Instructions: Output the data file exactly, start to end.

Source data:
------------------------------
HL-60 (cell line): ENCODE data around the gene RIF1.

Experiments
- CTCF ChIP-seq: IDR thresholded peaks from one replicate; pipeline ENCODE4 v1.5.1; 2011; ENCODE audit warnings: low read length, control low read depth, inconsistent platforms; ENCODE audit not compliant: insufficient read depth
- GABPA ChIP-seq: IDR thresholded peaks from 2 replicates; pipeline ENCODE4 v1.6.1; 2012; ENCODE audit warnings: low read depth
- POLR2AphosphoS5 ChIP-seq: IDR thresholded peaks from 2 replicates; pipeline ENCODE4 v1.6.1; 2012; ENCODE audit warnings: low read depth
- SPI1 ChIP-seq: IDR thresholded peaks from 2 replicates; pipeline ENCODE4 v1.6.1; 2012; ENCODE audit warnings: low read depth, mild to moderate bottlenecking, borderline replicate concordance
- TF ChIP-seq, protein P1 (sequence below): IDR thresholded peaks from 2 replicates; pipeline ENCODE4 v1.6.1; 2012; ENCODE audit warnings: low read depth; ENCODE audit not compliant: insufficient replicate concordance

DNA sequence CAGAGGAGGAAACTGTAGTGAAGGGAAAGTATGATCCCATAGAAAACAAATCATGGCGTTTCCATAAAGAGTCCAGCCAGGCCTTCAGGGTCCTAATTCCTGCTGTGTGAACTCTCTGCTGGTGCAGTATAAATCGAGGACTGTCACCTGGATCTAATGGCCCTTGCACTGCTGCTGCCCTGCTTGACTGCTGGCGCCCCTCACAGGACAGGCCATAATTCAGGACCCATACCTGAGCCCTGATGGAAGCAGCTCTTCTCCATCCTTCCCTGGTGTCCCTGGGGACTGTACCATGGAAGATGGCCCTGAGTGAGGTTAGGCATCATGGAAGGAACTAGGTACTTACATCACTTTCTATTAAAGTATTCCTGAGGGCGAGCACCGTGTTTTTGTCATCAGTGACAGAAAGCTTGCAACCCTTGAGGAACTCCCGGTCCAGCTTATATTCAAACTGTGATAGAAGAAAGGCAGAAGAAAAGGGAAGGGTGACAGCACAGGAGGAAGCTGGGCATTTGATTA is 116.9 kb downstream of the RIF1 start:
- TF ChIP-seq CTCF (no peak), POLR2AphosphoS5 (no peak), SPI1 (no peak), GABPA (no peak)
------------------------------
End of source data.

HL-60 (cell line): ENCODE data around the gene RIF1.

Experiments
- CTCF ChIP-seq: IDR thresholded peaks from one replicate; pipeline ENCODE4 v1.5.1; 2011; ENCODE audit warnings: low read length, control low read depth, inconsistent platforms; ENCODE audit not compliant: insufficient read depth
- GABPA ChIP-seq: IDR thresholded peaks from 2 replicates; pipeline ENCODE4 v1.6.1; 2012; ENCODE audit warnings: low read depth
- POLR2AphosphoS5 ChIP-seq: IDR thresholded peaks from 2 replicates; pipeline ENCODE4 v1.6.1; 2012; ENCODE audit warnings: low read depth
- SPI1 ChIP-seq: IDR thresholded peaks from 2 replicates; pipeline ENCODE4 v1.6.1; 2012; ENCODE audit warnings: low read depth, mild to moderate bottlenecking, borderline replicate concordance
- TF ChIP-seq, protein P1 (sequence below): IDR thresholded peaks from 2 replicates; pipeline ENCODE4 v1.6.1; 2012; ENCODE audit warnings: low read depth; ENCODE audit not compliant: insufficient replicate concordance

DNA sequence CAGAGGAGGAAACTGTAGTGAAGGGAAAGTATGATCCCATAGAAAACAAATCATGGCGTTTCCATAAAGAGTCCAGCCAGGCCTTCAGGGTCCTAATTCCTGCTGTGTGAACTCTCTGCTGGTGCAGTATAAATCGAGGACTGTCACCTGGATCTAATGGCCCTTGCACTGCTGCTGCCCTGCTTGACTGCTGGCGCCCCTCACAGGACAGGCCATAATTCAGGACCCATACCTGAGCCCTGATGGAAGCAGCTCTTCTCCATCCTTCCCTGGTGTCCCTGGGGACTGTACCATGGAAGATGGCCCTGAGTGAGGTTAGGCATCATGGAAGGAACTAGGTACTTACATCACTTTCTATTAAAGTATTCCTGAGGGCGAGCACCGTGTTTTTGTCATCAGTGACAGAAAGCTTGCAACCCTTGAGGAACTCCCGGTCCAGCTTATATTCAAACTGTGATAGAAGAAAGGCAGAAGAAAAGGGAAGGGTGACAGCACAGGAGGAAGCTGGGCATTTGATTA is 116.9 kb downstream of the RIF1 start:
- TF ChIP-seq CTCF (no peak), POLR2AphosphoS5 (no peak), SPI1 (no peak), GABPA (no peak)